Emma Hitt, PhD
April 12, 2011 — The Endocrine Society has issued clinical guidelines for the endocrine assessment and treatment of pituitary incidentaloma that indicates surgical therapy under some conditions.
Pamela U. Freda, MD, with the Columbia College of Physicians & Surgeons in New York, NY, led the panelists who developed the guidelines, which were reported in the April 2011 issue of the Journal of Clinical Endocrinology & Metabolism.
The 7-member panel sought to develop practice guidelines for the endocrine evaluation and treatment of pituitary incidentalomas through the evaluation of systematic reviews of evidence. They also participated in conference calls and email discussions to develop the guidelines.
The panel recommends that patients with a pituitary incidentaloma undergo a complete history and physical examination, laboratory evaluations screening for hormone hypersecretion and hypopituitarism, and a visual field examination if the lesion abuts the optic nerves or optic chiasm.
They also recommend that patients with incidentalomas who do not meet criteria for surgical removal be monitored with clinical assessments and neuroimaging, which should include a magnetic resonance imaging (MRI) scan at 6 months for macroincidentalomas, 1 year for a microincidentaloma, and thereafter progressively less frequently if the incidentaloma is unchanged in size.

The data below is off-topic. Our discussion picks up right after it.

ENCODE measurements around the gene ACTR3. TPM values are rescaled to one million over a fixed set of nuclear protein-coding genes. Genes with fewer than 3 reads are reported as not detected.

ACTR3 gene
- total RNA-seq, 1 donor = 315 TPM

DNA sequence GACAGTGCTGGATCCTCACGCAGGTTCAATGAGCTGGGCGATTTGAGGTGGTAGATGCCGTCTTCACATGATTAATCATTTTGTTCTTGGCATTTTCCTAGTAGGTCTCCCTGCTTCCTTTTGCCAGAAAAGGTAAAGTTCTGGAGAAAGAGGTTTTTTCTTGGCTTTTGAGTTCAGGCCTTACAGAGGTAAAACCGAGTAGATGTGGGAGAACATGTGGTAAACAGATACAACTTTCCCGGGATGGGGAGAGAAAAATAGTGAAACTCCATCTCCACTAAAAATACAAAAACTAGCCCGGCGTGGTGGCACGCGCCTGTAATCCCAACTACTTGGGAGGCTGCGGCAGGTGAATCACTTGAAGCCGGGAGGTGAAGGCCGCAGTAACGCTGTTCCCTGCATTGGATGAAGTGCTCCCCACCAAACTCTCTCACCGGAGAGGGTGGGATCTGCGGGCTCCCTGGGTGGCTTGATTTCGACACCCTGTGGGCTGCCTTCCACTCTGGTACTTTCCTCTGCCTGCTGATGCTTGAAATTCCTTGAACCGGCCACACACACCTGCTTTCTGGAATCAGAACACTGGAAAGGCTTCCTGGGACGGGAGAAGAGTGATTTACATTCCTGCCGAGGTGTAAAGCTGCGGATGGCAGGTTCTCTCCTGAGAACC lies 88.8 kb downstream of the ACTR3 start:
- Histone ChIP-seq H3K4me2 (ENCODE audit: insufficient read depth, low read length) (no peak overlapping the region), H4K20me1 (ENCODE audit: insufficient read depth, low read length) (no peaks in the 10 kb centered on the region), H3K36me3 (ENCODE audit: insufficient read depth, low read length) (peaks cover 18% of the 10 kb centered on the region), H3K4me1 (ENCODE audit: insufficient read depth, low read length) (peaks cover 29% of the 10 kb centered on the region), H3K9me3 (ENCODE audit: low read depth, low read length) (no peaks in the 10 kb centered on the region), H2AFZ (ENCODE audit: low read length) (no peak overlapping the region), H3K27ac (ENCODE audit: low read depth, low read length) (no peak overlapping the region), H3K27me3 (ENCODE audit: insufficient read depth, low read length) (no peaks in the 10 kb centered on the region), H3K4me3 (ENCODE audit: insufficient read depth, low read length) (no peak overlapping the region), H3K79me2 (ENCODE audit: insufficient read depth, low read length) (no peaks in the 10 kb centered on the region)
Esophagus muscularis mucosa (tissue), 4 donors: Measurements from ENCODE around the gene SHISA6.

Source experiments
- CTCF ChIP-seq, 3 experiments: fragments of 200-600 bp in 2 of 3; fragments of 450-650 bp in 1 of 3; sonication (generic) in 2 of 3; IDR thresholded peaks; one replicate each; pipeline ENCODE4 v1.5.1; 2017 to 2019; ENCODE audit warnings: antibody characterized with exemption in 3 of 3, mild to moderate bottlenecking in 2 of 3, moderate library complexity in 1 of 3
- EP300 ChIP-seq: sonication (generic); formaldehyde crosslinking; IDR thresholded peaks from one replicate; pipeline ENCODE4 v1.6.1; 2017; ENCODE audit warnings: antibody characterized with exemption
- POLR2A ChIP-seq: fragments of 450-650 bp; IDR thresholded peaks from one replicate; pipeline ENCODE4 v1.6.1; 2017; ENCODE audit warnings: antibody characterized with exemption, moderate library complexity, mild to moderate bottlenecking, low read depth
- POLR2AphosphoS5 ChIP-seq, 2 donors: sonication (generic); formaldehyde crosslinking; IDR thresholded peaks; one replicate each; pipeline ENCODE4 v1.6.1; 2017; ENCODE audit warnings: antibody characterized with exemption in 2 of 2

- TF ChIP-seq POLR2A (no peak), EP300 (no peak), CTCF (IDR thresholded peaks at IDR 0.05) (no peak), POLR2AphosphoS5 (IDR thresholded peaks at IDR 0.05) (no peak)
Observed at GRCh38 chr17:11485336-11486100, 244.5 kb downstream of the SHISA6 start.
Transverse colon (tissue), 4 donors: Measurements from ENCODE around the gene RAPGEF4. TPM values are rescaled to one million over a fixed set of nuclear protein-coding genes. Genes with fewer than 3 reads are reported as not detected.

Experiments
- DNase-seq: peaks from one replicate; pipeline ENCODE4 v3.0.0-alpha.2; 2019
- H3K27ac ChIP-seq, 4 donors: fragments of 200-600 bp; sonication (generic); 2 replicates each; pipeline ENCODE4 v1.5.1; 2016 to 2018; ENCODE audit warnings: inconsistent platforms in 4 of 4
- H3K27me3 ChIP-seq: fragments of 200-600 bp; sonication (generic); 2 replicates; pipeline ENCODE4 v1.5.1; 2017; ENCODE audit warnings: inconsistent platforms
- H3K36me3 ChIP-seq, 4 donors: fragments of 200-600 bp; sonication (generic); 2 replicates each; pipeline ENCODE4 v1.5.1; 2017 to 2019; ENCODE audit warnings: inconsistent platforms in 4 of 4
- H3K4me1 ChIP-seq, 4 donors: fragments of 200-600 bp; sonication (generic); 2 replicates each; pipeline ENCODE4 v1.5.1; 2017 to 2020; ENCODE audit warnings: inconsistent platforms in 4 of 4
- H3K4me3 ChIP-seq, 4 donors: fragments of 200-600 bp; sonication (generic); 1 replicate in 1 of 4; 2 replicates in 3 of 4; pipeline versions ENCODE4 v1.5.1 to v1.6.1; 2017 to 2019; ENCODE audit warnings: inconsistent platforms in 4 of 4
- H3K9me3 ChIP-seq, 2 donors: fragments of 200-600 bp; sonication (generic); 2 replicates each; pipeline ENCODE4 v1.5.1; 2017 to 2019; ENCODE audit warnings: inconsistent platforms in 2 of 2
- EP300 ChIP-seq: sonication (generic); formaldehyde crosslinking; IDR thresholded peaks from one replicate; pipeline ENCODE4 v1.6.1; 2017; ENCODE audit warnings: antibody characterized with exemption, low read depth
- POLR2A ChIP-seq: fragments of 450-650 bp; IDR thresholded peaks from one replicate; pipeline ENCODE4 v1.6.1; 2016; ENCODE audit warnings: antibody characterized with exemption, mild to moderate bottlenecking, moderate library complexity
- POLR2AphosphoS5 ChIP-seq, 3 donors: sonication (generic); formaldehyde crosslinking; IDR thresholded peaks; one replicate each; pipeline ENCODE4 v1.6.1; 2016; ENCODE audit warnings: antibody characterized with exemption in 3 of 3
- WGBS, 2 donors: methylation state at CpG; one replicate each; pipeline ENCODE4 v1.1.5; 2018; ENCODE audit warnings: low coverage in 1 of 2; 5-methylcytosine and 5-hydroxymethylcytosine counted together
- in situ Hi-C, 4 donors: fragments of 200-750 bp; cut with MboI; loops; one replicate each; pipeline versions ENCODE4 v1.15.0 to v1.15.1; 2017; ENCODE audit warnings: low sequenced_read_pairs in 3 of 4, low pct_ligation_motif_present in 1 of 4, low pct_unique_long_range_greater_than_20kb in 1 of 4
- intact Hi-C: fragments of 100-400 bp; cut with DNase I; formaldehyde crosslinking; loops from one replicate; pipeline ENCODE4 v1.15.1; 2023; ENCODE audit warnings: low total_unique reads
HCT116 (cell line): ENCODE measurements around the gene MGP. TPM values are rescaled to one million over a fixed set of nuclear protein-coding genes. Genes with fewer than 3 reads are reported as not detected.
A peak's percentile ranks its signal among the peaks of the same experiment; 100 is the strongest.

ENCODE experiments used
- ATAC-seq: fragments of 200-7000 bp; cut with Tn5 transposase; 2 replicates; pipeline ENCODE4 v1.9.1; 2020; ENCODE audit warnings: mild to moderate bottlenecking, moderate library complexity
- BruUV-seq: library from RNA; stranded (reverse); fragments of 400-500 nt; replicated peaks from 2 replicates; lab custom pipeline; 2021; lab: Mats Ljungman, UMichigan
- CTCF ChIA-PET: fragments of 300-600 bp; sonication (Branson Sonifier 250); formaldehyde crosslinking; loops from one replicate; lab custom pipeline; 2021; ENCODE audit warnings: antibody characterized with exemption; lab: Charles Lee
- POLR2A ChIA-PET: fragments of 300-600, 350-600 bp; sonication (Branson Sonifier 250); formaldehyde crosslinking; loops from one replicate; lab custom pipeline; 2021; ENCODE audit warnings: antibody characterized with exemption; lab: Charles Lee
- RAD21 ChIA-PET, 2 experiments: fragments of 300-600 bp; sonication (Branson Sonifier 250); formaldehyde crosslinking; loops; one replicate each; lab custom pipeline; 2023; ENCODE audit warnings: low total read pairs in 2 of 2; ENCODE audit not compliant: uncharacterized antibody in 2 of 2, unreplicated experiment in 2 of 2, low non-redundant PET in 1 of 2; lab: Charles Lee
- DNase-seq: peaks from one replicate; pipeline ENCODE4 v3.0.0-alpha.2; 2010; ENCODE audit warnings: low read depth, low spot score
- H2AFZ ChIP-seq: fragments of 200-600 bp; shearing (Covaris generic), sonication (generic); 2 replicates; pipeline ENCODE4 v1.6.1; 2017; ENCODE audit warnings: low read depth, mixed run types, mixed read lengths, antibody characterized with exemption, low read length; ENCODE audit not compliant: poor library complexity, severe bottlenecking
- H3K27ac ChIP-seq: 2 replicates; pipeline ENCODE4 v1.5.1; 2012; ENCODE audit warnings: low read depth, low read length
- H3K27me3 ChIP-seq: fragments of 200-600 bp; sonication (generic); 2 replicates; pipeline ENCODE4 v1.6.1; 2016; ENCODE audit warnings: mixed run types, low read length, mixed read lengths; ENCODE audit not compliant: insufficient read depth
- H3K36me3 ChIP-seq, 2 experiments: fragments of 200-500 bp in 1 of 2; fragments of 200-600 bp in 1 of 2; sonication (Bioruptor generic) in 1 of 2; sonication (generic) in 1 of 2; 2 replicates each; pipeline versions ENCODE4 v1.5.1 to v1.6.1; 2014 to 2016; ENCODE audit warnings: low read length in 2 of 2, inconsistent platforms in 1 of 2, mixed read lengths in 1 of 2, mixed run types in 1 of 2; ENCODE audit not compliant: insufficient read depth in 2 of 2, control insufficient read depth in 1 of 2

Patients should also undergo visual field examinations if they have incidentalomas that abut or compress the optic nerve and optic chiasm (6 months and yearly), as well as endocrine testing in the case of macroincidentalomas (6 months and yearly) after initial evaluation.
According to the study authors, the evidence for or against a recommendation for surgery because of growth of a pituitary incidentaloma is limited. The panel suggests that surgery is indicated if patients have a visual field deficit resulting from the lesion; other visual abnormalities, such as ophthalmoplegia or neurologic compromise from compression by the lesion; a lesion abutting or compressing the optic nerves or optic chiasm on MRI; pituitary apoplexy with visual disturbance; or hypersecreting tumors other than prolactinomas as recommended by other Endocrine and Pituitary Society guidelines.
In addition, surgery should be considered in patients with a pituitary incidentaloma if there is clinically significant growth of the pituitary incidentaloma, if there is loss of endocrinologic function, if a patient is planning pregnancy with a lesion close to the optic chiasm, or if a patient has unremitting headache.
The study authors add that the "success of surgery for hormone secreting tumors is highly dependent on the expertise, skill, and case volume of a pituitary surgeon supported by an experienced team."
Medical therapy for pituitary incidentalomas has not been systematically studied, the authors note. "In patients with incidentalomas and hyperprolactinemia that may be due to tumoral compression of the hypothalamic-pituitary stalk, symptomatic hyperprolactinemia may be treated with a dopamine agonist," they write. However, they add that incidentalomas other than a prolactinoma are unlikely to shrink, and lesions should still be monitored regardless of changes in prolactin levels.
The study authors have disclosed various financial relationships with Novartis, Ipsen, Pfizer, Novo Nordisk, Tercica/Ipsen, and/or KER Unit (Mayo Clinic).
J Clin Endocrinol Metab. 2011;96:894-904. Abstract